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  13. James, I am very happy that you have started blogging again. I love the voice you have in your writing, and the variety of content that you provide. This was all missing when you stopped blogging, and I realized that I had been passive in providing feedback and support for what I had enjoyed. I am glad that you have been overwhelmed with positive responses.

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  14. James, I just wanted to tell you. I am a gamer of the same general era as you. I got white box for Christmas in 1978 and couldn't really understand what to do with it for months. It was hard to follow, how to play this new game. I got that it was role playing but not the mechanics, because they weren't well articulated. I had to take a summer, non-credit offering at a local community college on role playing while I was still in high school. This was on the west coast and I was lucky there even was such a thing. I had some idea after the class what to do and even had a mimographed combat chart that needed to be added to the white box rules to be able to play it. I tried but it was kind of a mess and it was only in fits and starts did play occur thereafter. Then the Holmes bluebook rules came out. They made sense, immediately mechanically. Then the AD&D books were released and I haven't stopped playing RPGs since. Ultimately, I went a different way and prefer crunchy rules to rules light. Rules that are more stimulative such as hit location, etc. I don't think you'd even like my game. I created my own and even ran a company selling it for several years. Now I do it for the sheer joy of it. That is the long way of saying, I am in a very different place gaming wise than you. But, and it is a big but, I love reading every single thing you write about RPGs, what influences your thinking and what it means to you now. Your writing is informative, and your voice is a clarion call to where gamers of our era are coming from, and how they see the current RPG world. I try to be honest with myself and I'll just state they are more gamers to your way of thinking, than mine. That's okay. There is room for rules light and rules crunchy. Please keep up your writing and thank you for doing it. You will always have this reader waiting for the next article. Thank you.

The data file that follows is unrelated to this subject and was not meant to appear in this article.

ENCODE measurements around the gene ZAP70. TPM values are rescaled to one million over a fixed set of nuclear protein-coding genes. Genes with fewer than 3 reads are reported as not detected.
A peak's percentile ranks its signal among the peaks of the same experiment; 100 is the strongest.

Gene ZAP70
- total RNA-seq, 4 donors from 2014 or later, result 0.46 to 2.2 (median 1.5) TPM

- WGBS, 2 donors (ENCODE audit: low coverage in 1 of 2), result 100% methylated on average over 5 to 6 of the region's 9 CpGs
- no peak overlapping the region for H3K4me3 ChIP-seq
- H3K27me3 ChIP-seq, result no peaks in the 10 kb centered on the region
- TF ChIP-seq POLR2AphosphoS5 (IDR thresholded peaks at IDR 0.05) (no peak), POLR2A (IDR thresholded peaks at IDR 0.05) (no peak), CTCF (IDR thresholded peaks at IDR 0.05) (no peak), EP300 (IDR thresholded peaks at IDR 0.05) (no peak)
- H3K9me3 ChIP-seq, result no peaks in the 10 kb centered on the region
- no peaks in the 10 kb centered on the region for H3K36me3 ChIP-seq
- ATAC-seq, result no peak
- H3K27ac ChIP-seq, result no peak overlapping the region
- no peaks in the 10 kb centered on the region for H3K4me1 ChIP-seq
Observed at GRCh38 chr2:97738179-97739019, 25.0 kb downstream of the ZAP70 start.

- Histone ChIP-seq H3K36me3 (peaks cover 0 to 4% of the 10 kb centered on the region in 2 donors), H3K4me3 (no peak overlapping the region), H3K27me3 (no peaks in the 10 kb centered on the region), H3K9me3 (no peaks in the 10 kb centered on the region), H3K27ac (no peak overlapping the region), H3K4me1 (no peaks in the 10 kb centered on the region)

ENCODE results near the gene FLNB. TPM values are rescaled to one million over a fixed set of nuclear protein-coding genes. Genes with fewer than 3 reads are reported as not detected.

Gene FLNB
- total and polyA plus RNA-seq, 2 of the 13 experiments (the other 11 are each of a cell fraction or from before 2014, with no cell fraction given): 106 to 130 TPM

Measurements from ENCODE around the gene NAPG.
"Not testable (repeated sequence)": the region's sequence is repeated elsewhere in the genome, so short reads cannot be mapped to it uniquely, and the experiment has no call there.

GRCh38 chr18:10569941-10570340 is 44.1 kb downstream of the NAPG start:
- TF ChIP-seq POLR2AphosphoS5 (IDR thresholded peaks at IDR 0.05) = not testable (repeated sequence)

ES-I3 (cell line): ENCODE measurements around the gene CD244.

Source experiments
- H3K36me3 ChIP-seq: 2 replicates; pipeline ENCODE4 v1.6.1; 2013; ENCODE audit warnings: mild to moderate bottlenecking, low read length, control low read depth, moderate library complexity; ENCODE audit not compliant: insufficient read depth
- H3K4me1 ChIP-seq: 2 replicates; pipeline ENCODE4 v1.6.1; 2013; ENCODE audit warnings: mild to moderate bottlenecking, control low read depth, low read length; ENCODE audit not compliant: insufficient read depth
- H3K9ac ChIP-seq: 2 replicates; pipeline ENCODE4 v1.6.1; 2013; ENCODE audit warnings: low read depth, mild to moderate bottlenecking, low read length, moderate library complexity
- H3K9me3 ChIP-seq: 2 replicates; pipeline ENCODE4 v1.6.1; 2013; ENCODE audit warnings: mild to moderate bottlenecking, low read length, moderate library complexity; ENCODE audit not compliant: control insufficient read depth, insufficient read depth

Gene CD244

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  15. More than a decade ago I read an article online (I think in Wired Magazine) by a fellow who had rediscovered his old box of D&D modules in his parent's attic. It reawakened my own love of rpgs and led me to the then burgeoning OSR and soon to Grognardia. I greatly enjoyed reading your memories of the early days of the hobby (as well as articles about more current aspects), many of which mirrored my own experiences. It's good to have you back.

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  16. It's so good to see that you are back! I was overjoyed to see that you've returned to the blog. Thank you for sharing your thoughts with us.